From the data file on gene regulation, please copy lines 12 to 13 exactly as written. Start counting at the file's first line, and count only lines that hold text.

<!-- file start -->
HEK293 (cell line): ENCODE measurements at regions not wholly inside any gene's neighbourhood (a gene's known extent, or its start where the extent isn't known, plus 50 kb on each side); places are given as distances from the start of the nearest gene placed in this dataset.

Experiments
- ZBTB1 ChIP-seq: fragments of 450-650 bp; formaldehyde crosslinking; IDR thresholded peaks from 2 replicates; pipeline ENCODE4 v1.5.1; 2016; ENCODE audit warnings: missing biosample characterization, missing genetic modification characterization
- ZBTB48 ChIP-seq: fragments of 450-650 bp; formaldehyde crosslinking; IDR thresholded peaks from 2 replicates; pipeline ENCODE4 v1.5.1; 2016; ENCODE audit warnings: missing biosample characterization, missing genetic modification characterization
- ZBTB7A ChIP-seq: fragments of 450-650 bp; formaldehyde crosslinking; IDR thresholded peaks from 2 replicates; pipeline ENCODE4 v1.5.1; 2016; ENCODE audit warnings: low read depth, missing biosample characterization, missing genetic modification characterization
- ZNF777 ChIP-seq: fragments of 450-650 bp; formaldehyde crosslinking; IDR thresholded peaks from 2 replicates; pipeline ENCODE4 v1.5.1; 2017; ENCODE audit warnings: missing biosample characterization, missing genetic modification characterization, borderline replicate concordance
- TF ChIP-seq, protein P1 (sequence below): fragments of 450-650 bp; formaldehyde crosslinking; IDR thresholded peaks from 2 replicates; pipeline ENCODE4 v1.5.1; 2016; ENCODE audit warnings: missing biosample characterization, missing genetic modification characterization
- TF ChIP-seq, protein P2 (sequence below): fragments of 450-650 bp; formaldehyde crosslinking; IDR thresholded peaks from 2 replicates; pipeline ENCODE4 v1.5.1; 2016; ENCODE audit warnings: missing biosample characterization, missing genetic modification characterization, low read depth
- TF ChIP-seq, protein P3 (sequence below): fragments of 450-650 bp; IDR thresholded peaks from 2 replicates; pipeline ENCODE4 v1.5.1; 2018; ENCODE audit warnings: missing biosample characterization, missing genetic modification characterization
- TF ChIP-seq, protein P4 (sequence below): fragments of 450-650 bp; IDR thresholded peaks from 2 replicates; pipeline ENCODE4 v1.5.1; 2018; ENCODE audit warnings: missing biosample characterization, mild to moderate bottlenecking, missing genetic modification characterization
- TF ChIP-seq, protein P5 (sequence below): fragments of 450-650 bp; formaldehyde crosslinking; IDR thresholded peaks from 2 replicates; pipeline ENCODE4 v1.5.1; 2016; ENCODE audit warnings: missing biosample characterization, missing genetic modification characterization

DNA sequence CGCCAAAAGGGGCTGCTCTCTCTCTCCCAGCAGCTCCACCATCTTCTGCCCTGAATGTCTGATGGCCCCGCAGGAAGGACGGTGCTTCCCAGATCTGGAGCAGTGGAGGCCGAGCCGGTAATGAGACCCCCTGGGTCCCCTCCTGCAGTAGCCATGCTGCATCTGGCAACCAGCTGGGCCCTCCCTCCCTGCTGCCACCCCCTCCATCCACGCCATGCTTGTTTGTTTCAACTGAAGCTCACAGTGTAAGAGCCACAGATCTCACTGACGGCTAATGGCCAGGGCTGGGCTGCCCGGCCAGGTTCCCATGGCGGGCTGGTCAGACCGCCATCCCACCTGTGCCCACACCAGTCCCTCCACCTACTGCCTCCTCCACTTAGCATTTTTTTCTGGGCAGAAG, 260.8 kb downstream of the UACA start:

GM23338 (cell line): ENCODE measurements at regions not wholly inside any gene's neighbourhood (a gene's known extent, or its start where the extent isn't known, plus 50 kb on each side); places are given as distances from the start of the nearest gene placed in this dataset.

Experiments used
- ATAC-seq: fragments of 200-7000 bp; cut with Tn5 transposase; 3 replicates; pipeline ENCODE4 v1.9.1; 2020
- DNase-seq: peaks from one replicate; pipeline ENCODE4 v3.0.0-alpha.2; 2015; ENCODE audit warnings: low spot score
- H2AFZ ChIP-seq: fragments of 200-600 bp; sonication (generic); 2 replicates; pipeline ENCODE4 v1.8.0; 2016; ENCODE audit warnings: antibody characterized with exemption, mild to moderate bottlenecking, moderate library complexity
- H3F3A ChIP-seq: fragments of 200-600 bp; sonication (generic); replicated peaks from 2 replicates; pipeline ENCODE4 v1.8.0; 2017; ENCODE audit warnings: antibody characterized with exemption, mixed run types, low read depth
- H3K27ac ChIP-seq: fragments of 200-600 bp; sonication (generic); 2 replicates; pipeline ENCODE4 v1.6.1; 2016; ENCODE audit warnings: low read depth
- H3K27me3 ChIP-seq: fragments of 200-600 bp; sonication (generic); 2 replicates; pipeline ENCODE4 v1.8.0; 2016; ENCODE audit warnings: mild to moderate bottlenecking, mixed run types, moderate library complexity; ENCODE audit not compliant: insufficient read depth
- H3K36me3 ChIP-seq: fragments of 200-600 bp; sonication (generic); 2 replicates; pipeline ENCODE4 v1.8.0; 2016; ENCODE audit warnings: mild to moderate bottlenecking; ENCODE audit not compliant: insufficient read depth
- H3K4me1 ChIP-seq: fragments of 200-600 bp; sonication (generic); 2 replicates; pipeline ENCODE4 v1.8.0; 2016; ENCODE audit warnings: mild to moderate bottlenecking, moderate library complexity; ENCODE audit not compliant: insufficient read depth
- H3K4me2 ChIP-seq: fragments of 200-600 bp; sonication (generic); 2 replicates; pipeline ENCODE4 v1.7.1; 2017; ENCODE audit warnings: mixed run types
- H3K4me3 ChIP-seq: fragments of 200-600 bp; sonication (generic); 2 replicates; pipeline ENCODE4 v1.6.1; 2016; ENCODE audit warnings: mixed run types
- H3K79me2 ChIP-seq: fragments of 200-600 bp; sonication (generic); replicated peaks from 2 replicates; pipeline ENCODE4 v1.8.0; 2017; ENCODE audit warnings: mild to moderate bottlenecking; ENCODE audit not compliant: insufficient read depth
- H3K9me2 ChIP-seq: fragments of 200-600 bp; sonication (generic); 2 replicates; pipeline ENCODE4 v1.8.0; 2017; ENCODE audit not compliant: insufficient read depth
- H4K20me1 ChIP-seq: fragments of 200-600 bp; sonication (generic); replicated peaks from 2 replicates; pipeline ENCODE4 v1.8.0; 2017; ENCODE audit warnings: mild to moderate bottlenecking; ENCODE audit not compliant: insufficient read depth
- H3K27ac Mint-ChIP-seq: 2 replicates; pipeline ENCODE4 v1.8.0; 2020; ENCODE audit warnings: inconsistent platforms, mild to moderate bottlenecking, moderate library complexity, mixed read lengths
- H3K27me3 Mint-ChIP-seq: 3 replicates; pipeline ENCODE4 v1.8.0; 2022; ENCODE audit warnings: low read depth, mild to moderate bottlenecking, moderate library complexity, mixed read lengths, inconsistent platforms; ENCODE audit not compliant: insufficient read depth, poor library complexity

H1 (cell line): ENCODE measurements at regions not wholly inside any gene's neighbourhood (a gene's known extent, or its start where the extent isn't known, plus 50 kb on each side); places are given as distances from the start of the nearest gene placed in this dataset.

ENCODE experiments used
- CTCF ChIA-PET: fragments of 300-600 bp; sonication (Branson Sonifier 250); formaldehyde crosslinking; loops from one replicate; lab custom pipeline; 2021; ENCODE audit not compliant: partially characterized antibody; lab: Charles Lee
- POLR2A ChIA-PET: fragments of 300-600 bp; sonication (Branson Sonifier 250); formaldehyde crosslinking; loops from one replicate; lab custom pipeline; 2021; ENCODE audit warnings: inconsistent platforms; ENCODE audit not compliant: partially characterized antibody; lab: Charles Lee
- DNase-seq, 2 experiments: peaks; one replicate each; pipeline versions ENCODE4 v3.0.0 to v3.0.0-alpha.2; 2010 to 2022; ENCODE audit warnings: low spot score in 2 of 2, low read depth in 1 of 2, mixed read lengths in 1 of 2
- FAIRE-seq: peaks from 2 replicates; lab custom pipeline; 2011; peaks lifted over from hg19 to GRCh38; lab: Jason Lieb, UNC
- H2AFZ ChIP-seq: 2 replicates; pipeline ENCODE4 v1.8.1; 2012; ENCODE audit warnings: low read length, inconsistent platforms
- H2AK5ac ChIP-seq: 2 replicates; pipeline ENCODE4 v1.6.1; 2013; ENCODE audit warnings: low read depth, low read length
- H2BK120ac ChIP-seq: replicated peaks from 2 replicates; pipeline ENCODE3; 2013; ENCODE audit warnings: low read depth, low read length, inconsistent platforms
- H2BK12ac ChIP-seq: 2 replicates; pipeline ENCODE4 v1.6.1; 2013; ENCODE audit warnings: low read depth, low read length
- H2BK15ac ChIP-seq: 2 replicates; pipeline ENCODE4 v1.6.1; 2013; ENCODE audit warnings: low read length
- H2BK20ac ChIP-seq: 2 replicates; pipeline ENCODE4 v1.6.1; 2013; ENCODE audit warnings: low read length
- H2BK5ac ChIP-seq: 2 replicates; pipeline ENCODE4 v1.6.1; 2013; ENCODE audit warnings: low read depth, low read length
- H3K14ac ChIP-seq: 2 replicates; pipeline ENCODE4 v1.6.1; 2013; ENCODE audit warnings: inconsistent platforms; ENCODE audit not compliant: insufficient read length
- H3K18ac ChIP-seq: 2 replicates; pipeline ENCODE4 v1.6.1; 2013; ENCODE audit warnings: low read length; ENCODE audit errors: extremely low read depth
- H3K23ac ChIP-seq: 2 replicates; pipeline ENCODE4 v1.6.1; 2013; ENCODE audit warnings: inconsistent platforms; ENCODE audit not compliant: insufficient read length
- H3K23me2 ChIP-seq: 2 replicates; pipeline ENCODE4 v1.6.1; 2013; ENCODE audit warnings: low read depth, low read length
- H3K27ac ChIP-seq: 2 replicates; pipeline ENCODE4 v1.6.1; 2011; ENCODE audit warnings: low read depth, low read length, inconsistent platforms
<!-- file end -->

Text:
DNA sequence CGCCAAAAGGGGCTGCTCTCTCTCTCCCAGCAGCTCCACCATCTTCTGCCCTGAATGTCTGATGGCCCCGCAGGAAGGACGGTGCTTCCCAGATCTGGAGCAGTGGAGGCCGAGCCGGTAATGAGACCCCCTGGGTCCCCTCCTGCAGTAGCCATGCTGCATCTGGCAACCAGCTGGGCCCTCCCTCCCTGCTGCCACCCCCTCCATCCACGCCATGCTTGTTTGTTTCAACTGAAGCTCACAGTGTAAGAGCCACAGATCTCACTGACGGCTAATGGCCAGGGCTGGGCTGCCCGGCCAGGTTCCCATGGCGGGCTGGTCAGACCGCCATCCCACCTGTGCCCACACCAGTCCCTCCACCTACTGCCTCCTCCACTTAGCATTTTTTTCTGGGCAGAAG, 260.8 kb downstream of the UACA start:

GM23338 (cell line): ENCODE measurements at regions not wholly inside any gene's neighbourhood (a gene's known extent, or its start where the extent isn't known, plus 50 kb on each side); places are given as distances from the start of the nearest gene placed in this dataset.